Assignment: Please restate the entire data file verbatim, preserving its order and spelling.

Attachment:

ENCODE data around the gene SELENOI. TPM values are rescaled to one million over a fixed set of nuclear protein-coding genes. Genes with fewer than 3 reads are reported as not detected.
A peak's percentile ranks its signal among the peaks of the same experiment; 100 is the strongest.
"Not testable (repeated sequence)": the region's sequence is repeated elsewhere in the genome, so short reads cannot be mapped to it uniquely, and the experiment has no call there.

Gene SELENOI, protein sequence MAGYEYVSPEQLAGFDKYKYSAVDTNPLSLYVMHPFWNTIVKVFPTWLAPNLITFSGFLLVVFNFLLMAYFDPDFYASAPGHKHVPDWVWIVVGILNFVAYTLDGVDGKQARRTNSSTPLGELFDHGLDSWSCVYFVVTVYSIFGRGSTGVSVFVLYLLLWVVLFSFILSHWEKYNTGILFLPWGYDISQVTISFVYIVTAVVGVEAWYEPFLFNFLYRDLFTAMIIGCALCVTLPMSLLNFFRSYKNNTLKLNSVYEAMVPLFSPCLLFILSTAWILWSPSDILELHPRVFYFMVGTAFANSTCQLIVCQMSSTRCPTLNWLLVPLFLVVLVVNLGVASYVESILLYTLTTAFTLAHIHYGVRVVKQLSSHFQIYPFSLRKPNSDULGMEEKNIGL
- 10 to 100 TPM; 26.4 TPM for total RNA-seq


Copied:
ENCODE data around the gene SELENOI. TPM values are rescaled to one million over a fixed set of nuclear protein-coding genes. Genes with fewer than 3 reads are reported as not detected.
A peak's percentile ranks its signal among the peaks of the same experiment; 100 is the strongest.
"Not testable (repeated sequence)": the region's sequence is repeated elsewhere in the genome, so short reads cannot be mapped to it uniquely, and the experiment has no call there.

Gene SELENOI, protein sequence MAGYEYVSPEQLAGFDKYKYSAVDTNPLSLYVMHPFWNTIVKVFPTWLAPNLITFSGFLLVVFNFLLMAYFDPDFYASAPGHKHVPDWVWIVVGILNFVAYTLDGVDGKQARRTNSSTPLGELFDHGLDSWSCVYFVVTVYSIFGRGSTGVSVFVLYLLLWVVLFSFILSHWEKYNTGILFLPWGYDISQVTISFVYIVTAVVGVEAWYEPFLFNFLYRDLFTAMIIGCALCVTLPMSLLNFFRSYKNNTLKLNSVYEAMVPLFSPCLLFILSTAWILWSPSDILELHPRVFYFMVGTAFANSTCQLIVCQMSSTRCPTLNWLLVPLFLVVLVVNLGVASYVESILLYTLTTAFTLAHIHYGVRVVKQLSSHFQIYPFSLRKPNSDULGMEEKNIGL
- 10 to 100 TPM; 26.4 TPM for total RNA-seq